There is a beautiful folk song of Mithila ... in which a daughter tells her father what kind of a groom he should find for her. After describing various qualities she is looking for, the daughter advises her father: "Go search in the north, go south, or get me a groom from the east. But don't go westward,"

"Ram may not have rejected her as a wife but only as a queen in deference to social opinion, but Sita rejects him as a husband. In Kalidasa's Raghuvansha, after her banishment by Ram, Sita does not address Ram as Aryaputra (a term for husband that literally translates as son of my father-in-law) but refers to him as 'King' instead. For instance, when Lakshman comes to her with Ram's message, she conveys her rejection of him as her husband in the following words: "Tell the king on my behalf that even after finding me pure after the fire ordeal he had in your presence, now you have chosen to leave me because of public slander. Do you think it is befitting the noble family in which you were born?" (Kalidasa)3

His rejection of Sita is almost universally condemned while her rejection of him is held up as an example of supreme dignity...

Here's the link. http://www.ninapaley.com/Sitayana/Manushi_YesSitaNoRam.html

Anonymous said...

Have you seen 'Sita sings the blues'? I have added a link to the movie on my blog. It's available on You Tube too.

Adisha said...

Well, my take on it is Kind of different. Honstely, till a few months back I was of the same opinion.

But recently I got the thinking it from another perspective.

Sita went through the agnipariksha.There is No question that Rama's decision on the agni pariksha and the subsequent exile was wrong.

Which goes to show that when even God's in human form are prone to make mistakes then us humans are also destined to do the same and by learning the lesson avoid the same pitfalls.

Sita lost her throne/kingdom but she was happy with her sons for so many years, whereas Rama lived as a king distraut over the loss of his wife, upset as a person. A woman needs nothing but her family so was it really Sita who suffered?

I think these lessons are what the epic claims to prove. For every story, may not be perfect but an ideal story has a moral in every chapter. :)

I hope to hear your comments on my thoughts as well .

The Survivor said...

@ Choco

Thanks Choco.

@ Rakesh

May be...

I agree that putting someone to test their loyalties is not fair. Better to ask than finding the truth from any other ways.

The Survivor said...

@ Blunt Edges

That would have made one hell of a episode.

@ Himanshu

Welcome to LIFE

I would have to disagree.

First of all, Sita was abducted and she did not willingly went with Ravana. So where does the talk of chasteness comes if you are kept captive against your will?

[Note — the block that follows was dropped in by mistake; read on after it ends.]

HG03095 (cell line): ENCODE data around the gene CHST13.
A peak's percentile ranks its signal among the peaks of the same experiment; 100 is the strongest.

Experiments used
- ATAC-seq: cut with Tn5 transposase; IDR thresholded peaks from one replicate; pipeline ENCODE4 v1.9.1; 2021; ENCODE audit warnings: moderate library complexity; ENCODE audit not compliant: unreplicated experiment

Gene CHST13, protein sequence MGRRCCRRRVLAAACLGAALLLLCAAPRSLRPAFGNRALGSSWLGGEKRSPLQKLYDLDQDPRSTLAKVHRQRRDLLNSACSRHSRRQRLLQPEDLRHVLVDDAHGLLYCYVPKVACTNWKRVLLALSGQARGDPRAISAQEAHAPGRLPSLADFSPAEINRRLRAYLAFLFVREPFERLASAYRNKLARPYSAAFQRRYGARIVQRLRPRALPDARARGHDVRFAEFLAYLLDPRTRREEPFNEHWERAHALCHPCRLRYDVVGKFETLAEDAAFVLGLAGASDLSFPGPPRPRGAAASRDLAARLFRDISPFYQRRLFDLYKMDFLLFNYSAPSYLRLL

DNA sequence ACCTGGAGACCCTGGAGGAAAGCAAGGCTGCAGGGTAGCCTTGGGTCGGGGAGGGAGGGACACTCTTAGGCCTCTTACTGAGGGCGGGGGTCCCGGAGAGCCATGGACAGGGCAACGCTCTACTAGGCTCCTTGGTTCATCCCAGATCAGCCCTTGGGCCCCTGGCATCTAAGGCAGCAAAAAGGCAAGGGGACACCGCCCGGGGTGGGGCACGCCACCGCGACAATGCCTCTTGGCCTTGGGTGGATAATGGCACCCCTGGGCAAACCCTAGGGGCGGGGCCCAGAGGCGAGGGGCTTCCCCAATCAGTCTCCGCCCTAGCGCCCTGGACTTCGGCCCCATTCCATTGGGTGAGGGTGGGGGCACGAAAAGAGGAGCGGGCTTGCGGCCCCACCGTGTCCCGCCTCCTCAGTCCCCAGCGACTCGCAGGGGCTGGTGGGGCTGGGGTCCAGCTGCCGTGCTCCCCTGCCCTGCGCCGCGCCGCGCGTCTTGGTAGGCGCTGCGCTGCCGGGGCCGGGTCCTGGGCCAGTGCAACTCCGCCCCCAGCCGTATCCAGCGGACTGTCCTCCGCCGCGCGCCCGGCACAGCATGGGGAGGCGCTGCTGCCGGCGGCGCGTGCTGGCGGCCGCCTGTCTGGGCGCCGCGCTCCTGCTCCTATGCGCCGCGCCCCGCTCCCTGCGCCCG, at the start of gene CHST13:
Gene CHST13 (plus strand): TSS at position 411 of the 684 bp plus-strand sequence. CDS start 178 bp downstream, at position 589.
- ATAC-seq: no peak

Then there is also a scenario of what Ram would have done if Sita had not clear the agni parikshaa. Was Sita to be held liable for the acts of Ravana when she was under captivity?

Rama had an obligation, the same way he was responsible towards his other family members.

Proving her faithfulness still led her into second exile, so the test did not proved be useful in anyways.

The Survivor said...


I agree with your points

No not yet seen the movie, but will try to watch it.

@ Adisha

You do make a point there but tell me how many people do actually think that way and accept that the decision was a wrong one?

Most of the people accept them as right as they are considered to be one of our holy epics and therefore don't question the decision.

How would you know that Sita was happy with her sons and did not missed her husband? :)

Everyone loves to have a complete family and I believe god in mortal forms too.

Rashmi said...

I recently came to know about the theory that the woman who was abducted by Ravana was not Sita but Indra in her form.

And if Sita went with Ravana after he was exiled because she was her wife and it was her duty to do so, couldne Rama also have done the same when he banished her as a king?

Wasnt it his duty towards her as her husband? I mean, if he acted like a king by banishing her based on what a commoner commented about Sita, he should have handed over the Kingdom to one of his brothers and gone with her.

He had some duties as a husband too..

again when he found Sita agian, he was willing to take his sons back but refused to take her.

Lots of controversies in both the RAmayana and the Mahabharata

and good insights provided by Indianhomeker above

Tripat "Prerna" said...

this is called love blind love which means to love ur beloved without expectationssss...

wonderfully expressed


The Survivor said...

@ Rashmi

He had that choice or perhaps he did not think of it as he already made his choice.

What about me? Mine not good enough :)

@ Prerna

Welcome to LIFE

Not quite sure how blind love fits into the debate.

Thanks for the kind words.

Winnie the poohi said...

Well am of the opinion.. if Sita was sullied when she was under abduction.. its Rama who was to blame.. after all he couldnt protect his wife.. how can the kingdom expect him to protect them?

The Survivor said...

@ Meenu

I agree but guess the people back then did not think of it.